Battling Incontinence in Your Elder Years



TENA Men Level 2 incontinence protection - SCA Hygiene Matters
As we age we all become prone to the many natural afflictions that come with a body withered by time. One of the most common health afflictions we experience as we get older is incontinence, or the involuntary secretion of urine and bowel contents. For some families this can be the sure sign that an elder loved one may require assisted homecare or to be moved into an assisted living home. Our senior loved ones are proud and do not want to be a bother, especially with a problem so personal and often try to keep their incontinence hidden form their loved ones. It is important to constantly check in on your elder loved ones to make sure they are healthy but it is definitely recommended that they see a doctor at least once a year so that they may address personal health concerns like this as soon as possible. Incontinence is almost always an effect of an underlying condition that can be treated. The problem is that is one of the most under-reported conditions to practitioners. If an elder loved one suffers and has suffered from one of the following conditions it is a good idea to check in on them and perhaps ask if they can still control the bladder and bowel secretions:

  • Stroke
  • Parkinson’s Disease
  • Multiple Sclerosis
  • Spina Bifida
  • Any sort of Spinal Cord injury

All of the above conditions are known to interfere with nerve function of the bladder. In the case of men, the most common causes of incontinence is an enlarged prostate as it can put extra pressure against the bladder when it swells up. For women, stress urinary incontinence is a highly common condition that results from loss of support of the urethra, which is a common consequence of damage to the pelvic support structures in childbirth. Here are some healthy habits and practices that can help our elders battle incontinence as well as help those younger reduce their chances of experiencing it later in life:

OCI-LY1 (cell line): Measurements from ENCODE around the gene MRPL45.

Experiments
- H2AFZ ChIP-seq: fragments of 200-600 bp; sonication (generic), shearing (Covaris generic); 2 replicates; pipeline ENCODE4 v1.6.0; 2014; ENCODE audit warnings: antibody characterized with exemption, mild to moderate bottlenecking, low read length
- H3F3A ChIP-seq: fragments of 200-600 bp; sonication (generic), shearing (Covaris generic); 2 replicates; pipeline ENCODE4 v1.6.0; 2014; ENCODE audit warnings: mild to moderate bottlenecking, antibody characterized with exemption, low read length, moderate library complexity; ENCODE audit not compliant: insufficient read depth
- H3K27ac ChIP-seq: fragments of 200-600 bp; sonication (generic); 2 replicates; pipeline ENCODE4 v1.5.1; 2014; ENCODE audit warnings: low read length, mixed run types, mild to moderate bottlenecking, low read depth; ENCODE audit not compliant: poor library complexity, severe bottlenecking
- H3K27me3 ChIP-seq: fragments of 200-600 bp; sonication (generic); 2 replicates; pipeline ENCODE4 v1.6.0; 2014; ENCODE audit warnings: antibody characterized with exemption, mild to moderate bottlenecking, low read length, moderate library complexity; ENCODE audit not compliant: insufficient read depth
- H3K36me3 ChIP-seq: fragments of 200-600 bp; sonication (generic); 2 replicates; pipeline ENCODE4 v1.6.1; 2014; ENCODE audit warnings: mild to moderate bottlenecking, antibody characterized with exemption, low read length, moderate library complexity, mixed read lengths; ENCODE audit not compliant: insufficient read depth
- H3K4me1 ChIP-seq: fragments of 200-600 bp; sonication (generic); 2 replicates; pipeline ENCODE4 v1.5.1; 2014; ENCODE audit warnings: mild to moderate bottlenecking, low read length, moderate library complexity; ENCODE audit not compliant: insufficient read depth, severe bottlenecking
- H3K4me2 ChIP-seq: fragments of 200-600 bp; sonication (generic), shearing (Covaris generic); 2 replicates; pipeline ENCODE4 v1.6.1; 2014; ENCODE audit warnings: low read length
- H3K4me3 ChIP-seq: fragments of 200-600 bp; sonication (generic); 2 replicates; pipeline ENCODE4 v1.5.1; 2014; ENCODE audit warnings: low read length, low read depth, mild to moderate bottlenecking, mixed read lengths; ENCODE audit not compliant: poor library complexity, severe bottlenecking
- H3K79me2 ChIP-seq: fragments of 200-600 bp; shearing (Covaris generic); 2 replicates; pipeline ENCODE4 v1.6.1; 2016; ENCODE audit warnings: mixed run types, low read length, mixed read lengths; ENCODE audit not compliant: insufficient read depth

• Avoid caffeine, alcohol and cola beverages; they stimulate the bladder more and overtime can put extra tax on it to the point where it is too strained to hold as long as you desire.
  • Exercise the pelvic muscles more often. Squats are good for these muscles but no form of exercise hits them like kegels. Kegels work the sphincter and pelvic floor muscles and have been found to tremendously improve bladder control. Women could benefit from the use of vaginal cones which involves using mild reflex contractions of the vagina and requires little effort on the part of the user.
  • Absorbent pads, briefs, and adult diapers can be used to help those with more severe cases such as those prone to incontinence during seizures.
  • Eat a diet rich in anti-oxidants and Omega-3 fatty acids. Both of these nutrients promote healthy blood flow and overall better circulation of fluids in the body.

In addition to these healthy practices there are also various surgical procedures to address incontinence help those who suffer from maintain control of their secretion habits. Incontinence is a very private and personal matter but it is one nobody should feel ashamed to report to their doctor or actively attempt to address in any natural way.

About the Author:

Martha June Whitman is a writer that specializes in the benefits of incontinence underwear and tranquility briefs. After working as a geriatric caregiver for 28 years she enjoys helping others with her knowledge and experience in her writing.

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About Martha June Whitman

Martha June Whitman is a writer and former assisted living care provider for 32 years. To share her knowledge and experience of helping those with less fortunate health she writes for National Incontinence, a company that specializes in incontinence pads and tranquility briefs.

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NOTE: The contents in this blog are for informational purposes only, and should not be construed as medical advice, diagnosis, treatment or a substitute for professional care. Always seek the advice of your physician or other qualified health professional before making changes to any existing treatment or program. Some of the information presented in this blog may already be out of date.
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